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Electric potential vector or scalar sum?

  1. Jun 24, 2012 #1
    I'm having trouble fully understanding what electrical potential means. If there are two point charges of opposite signs and a point charge somewhere around them, we simply add the two voltages separately? Not as a vector sum?

    Also the concept of negative potential, does this mean that the force is directed towards the charge as opposed to away?
     
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  3. Jun 24, 2012 #2

    Simon Bridge

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    It's the amount of work needed to get a unit positive charge to that spot.
    It is a scalar sum because work is not a vector quantity.
    However, scalars are allowed to be negative.

    The minus sign on the potential does not indicate direction.

    A negative potential is attractive to a positive charge and repulsive to a negative charge.
    I think you need to review the relationship between potential, potential energy, and work.
     
    Last edited: Jun 24, 2012
  4. Jun 24, 2012 #3
    Ok, so if I move a proton to the mid point between 2 point charges -10 and +6 it will gain energy from the force it had to use to move against the positive charge, but it will lose even more evergy than this from the negative charge attracting it? Hence the electric potential energy and voltage is negative?
     
  5. Jun 24, 2012 #4

    Simon Bridge

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    That's pretty much it. Your example, you didn't specify the units for charges. If the proton (charge +e) were (distance x) mid-way between a charge of +6e and -10e then the net potential is given by:

    [tex]V=\frac{6ke}{x}-\frac{10ke}{x} = -\frac{4ke}{x}[/tex]

    You should be moving away from a force approach to motion and more towards using energy instead. There will be a transition where you will find forces easier to visualize.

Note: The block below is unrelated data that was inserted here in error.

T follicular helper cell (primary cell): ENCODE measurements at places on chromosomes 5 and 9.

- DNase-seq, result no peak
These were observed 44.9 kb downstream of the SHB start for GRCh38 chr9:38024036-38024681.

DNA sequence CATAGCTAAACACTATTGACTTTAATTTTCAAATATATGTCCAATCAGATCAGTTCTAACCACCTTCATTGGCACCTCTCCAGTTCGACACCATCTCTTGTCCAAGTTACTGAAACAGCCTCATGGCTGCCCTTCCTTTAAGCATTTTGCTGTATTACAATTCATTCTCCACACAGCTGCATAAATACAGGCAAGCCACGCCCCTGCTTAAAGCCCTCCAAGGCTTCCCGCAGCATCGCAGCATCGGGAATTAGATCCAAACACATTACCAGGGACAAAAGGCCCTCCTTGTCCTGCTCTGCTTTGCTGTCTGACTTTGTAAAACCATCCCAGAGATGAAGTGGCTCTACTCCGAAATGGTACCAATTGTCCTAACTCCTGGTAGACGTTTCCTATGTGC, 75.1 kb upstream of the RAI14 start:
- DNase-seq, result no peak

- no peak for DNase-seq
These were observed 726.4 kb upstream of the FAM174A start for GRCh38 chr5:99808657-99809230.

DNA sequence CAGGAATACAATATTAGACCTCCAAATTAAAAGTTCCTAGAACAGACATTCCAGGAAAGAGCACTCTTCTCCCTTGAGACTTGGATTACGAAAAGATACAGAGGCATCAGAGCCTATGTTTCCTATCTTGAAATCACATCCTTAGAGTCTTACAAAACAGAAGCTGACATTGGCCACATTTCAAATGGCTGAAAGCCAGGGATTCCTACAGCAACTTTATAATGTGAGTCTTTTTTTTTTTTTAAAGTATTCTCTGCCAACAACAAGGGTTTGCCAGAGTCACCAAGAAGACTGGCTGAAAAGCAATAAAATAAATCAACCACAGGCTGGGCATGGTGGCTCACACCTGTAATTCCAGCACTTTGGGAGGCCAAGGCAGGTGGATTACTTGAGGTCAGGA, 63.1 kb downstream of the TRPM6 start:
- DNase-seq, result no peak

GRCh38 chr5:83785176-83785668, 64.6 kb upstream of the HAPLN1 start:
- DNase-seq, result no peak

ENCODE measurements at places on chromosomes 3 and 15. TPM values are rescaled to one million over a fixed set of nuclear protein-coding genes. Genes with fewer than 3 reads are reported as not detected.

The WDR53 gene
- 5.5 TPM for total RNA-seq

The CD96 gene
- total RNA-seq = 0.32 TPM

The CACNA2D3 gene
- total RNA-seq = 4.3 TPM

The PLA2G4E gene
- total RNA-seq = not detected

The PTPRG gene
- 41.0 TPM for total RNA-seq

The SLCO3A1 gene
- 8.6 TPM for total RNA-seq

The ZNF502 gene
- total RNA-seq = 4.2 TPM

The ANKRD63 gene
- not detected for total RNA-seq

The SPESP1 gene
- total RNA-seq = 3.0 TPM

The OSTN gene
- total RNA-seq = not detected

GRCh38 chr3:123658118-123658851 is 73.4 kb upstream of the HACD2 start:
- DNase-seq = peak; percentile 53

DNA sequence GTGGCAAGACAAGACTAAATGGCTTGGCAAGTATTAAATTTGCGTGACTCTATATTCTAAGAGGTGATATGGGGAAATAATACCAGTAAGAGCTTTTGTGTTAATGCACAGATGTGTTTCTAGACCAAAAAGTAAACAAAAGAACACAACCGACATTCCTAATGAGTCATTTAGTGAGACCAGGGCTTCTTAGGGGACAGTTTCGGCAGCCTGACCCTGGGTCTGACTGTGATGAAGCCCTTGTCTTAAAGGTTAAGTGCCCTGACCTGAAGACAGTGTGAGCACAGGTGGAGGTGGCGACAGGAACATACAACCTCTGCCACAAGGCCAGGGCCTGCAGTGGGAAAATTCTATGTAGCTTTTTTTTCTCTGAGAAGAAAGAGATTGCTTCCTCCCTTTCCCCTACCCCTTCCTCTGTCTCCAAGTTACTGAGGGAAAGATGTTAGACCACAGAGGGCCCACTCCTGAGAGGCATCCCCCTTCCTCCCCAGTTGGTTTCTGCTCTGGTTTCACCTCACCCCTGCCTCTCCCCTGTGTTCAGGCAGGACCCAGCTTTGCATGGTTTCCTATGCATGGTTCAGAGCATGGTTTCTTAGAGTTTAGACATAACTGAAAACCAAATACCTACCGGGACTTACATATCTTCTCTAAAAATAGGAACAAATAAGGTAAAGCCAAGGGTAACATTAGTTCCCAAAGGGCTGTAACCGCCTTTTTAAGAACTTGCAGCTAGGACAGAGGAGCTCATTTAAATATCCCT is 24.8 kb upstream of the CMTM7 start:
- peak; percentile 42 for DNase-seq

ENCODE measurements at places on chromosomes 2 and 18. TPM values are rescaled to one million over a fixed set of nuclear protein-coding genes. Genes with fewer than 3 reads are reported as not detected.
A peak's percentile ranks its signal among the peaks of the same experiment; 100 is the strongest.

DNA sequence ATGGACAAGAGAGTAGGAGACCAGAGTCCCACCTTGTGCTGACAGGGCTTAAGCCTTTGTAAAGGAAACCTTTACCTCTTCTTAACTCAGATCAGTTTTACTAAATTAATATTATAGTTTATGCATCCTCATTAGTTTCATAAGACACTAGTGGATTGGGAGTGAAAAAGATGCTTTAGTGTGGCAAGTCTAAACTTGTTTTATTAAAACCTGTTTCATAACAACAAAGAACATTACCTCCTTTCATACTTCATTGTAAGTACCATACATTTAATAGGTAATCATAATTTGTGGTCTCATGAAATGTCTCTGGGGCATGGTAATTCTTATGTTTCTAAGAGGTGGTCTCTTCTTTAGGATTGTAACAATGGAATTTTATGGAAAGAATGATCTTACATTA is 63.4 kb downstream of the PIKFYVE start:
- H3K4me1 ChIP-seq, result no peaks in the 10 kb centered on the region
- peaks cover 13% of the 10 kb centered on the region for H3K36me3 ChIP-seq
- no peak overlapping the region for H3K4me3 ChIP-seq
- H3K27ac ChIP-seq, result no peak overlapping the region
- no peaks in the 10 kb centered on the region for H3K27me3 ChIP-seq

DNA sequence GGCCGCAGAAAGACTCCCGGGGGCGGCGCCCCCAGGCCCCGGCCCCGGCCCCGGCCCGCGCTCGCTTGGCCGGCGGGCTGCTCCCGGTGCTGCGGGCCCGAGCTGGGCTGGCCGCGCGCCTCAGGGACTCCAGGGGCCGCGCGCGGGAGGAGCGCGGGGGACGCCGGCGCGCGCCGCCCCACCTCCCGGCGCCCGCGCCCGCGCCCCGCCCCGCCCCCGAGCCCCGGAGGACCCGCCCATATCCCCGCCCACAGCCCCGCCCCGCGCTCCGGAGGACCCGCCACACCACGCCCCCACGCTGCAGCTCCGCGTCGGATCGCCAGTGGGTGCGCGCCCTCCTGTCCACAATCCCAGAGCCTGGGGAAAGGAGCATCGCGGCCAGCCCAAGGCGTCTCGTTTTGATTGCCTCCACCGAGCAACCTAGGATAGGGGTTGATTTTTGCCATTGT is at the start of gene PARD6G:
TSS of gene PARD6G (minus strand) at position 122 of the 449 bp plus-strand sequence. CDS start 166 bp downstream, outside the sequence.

The proton is acted on by a net force, the total work is associated with this net force via W=F.d (note that force and displacement are vectors?)

    You can expand the F term into each individual force, and each force into components along and perpendicular to the displacement, getting a big sum ... each term of the sum will, itself, be work (energy) and you'll see how some of the terms will be positive and some negative. Thinking in terms of energy becomes very convenient later.

    If you imagine a system of two charges, and you move a proton to a position where one charge contributes +6V and the other contributes -10V then the proton, by virtue of being in that position, has -4eV potential energy[1].

    If you then move it into a position where is has -7eV potential energy then it has gained 3eV kinetic energy. If you wanted to return it to where it has 0eV potential energy, you'd have to give the proton 7eV of kinetic energy (somehow) to get it there.

    You can imagine the same thing with gravity ... gravitational potential energy [close to the Earth is approximated by] mgh, where h is measured upwards from the ground ... this can be a negative number, for instance, if your mass is down a hole.

    For this reason, regions of negative potential or often called "potential wells". (Regions of positive potential are called "barriers".)

    --------------------------
    [1] spot the units ... eV = electron-volt: convenient for protons which have the charge of a single electron only positive. I could have expressed potential as J/e instead of Volts which is J/C and then expressed energies as Joules.
     
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